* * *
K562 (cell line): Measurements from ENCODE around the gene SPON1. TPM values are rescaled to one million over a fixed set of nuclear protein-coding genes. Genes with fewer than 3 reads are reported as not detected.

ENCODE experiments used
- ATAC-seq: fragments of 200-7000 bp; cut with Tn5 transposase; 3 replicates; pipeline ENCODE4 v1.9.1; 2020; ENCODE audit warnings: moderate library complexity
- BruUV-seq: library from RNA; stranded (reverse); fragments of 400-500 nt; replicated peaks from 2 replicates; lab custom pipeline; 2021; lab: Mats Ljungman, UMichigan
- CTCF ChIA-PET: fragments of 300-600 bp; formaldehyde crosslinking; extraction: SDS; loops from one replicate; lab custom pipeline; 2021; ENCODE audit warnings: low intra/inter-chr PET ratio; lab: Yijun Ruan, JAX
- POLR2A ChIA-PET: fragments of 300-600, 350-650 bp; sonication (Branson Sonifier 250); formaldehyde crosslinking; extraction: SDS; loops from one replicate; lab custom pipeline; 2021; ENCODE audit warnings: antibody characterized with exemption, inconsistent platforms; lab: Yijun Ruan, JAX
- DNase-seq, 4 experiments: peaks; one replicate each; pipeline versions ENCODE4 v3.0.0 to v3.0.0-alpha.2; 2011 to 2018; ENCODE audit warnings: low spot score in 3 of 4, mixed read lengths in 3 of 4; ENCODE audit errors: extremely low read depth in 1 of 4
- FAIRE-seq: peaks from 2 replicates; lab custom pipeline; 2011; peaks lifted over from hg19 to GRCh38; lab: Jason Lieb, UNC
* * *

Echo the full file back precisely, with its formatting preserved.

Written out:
K562 (cell line): Measurements from ENCODE around the gene SPON1. TPM values are rescaled to one million over a fixed set of nuclear protein-coding genes. Genes with fewer than 3 reads are reported as not detected.

ENCODE experiments used
- ATAC-seq: fragments of 200-7000 bp; cut with Tn5 transposase; 3 replicates; pipeline ENCODE4 v1.9.1; 2020; ENCODE audit warnings: moderate library complexity
- BruUV-seq: library from RNA; stranded (reverse); fragments of 400-500 nt; replicated peaks from 2 replicates; lab custom pipeline; 2021; lab: Mats Ljungman, UMichigan
- CTCF ChIA-PET: fragments of 300-600 bp; formaldehyde crosslinking; extraction: SDS; loops from one replicate; lab custom pipeline; 2021; ENCODE audit warnings: low intra/inter-chr PET ratio; lab: Yijun Ruan, JAX
- POLR2A ChIA-PET: fragments of 300-600, 350-650 bp; sonication (Branson Sonifier 250); formaldehyde crosslinking; extraction: SDS; loops from one replicate; lab custom pipeline; 2021; ENCODE audit warnings: antibody characterized with exemption, inconsistent platforms; lab: Yijun Ruan, JAX
- DNase-seq, 4 experiments: peaks; one replicate each; pipeline versions ENCODE4 v3.0.0 to v3.0.0-alpha.2; 2011 to 2018; ENCODE audit warnings: low spot score in 3 of 4, mixed read lengths in 3 of 4; ENCODE audit errors: extremely low read depth in 1 of 4
- FAIRE-seq: peaks from 2 replicates; lab custom pipeline; 2011; peaks lifted over from hg19 to GRCh38; lab: Jason Lieb, UNC